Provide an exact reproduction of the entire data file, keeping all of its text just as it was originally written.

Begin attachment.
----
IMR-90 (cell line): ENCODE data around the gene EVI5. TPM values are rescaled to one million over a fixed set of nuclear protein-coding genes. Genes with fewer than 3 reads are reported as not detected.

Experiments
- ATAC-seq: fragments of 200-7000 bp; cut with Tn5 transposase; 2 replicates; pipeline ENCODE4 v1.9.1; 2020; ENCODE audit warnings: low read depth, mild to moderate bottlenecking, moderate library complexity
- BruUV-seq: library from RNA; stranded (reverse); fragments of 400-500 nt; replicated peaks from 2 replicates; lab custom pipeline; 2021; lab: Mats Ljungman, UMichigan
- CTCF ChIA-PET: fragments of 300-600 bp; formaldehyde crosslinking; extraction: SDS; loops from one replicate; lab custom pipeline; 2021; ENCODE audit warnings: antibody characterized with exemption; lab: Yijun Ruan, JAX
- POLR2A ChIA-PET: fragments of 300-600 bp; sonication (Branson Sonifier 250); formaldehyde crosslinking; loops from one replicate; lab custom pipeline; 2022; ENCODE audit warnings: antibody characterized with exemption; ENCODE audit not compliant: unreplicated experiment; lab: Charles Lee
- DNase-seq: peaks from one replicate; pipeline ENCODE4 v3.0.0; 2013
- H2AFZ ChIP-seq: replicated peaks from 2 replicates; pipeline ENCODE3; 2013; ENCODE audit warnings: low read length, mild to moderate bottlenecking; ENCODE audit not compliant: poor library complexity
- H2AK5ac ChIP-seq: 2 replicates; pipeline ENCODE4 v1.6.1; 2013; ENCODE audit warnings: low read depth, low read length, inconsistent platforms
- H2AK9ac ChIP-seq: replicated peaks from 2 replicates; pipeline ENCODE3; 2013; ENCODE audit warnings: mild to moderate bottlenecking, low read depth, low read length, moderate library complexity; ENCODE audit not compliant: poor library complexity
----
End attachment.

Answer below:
IMR-90 (cell line): ENCODE data around the gene EVI5. TPM values are rescaled to one million over a fixed set of nuclear protein-coding genes. Genes with fewer than 3 reads are reported as not detected.

Experiments
- ATAC-seq: fragments of 200-7000 bp; cut with Tn5 transposase; 2 replicates; pipeline ENCODE4 v1.9.1; 2020; ENCODE audit warnings: low read depth, mild to moderate bottlenecking, moderate library complexity
- BruUV-seq: library from RNA; stranded (reverse); fragments of 400-500 nt; replicated peaks from 2 replicates; lab custom pipeline; 2021; lab: Mats Ljungman, UMichigan
- CTCF ChIA-PET: fragments of 300-600 bp; formaldehyde crosslinking; extraction: SDS; loops from one replicate; lab custom pipeline; 2021; ENCODE audit warnings: antibody characterized with exemption; lab: Yijun Ruan, JAX
- POLR2A ChIA-PET: fragments of 300-600 bp; sonication (Branson Sonifier 250); formaldehyde crosslinking; loops from one replicate; lab custom pipeline; 2022; ENCODE audit warnings: antibody characterized with exemption; ENCODE audit not compliant: unreplicated experiment; lab: Charles Lee
- DNase-seq: peaks from one replicate; pipeline ENCODE4 v3.0.0; 2013
- H2AFZ ChIP-seq: replicated peaks from 2 replicates; pipeline ENCODE3; 2013; ENCODE audit warnings: low read length, mild to moderate bottlenecking; ENCODE audit not compliant: poor library complexity
- H2AK5ac ChIP-seq: 2 replicates; pipeline ENCODE4 v1.6.1; 2013; ENCODE audit warnings: low read depth, low read length, inconsistent platforms
- H2AK9ac ChIP-seq: replicated peaks from 2 replicates; pipeline ENCODE3; 2013; ENCODE audit warnings: mild to moderate bottlenecking, low read depth, low read length, moderate library complexity; ENCODE audit not compliant: poor library complexity